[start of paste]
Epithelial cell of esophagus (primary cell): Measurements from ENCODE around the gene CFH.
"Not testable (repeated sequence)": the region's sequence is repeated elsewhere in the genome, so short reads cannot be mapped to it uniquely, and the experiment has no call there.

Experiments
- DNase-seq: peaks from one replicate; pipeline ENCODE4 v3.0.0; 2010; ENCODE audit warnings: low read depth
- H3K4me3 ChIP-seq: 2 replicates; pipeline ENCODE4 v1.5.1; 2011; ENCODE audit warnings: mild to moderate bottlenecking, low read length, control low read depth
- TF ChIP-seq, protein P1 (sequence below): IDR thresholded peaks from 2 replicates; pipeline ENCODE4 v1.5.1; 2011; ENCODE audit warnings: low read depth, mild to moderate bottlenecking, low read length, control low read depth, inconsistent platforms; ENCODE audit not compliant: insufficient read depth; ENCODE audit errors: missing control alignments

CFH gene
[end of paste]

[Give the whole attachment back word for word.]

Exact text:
Epithelial cell of esophagus (primary cell): Measurements from ENCODE around the gene CFH.
"Not testable (repeated sequence)": the region's sequence is repeated elsewhere in the genome, so short reads cannot be mapped to it uniquely, and the experiment has no call there.

Experiments
- DNase-seq: peaks from one replicate; pipeline ENCODE4 v3.0.0; 2010; ENCODE audit warnings: low read depth
- H3K4me3 ChIP-seq: 2 replicates; pipeline ENCODE4 v1.5.1; 2011; ENCODE audit warnings: mild to moderate bottlenecking, low read length, control low read depth
- TF ChIP-seq, protein P1 (sequence below): IDR thresholded peaks from 2 replicates; pipeline ENCODE4 v1.5.1; 2011; ENCODE audit warnings: low read depth, mild to moderate bottlenecking, low read length, control low read depth, inconsistent platforms; ENCODE audit not compliant: insufficient read depth; ENCODE audit errors: missing control alignments

CFH gene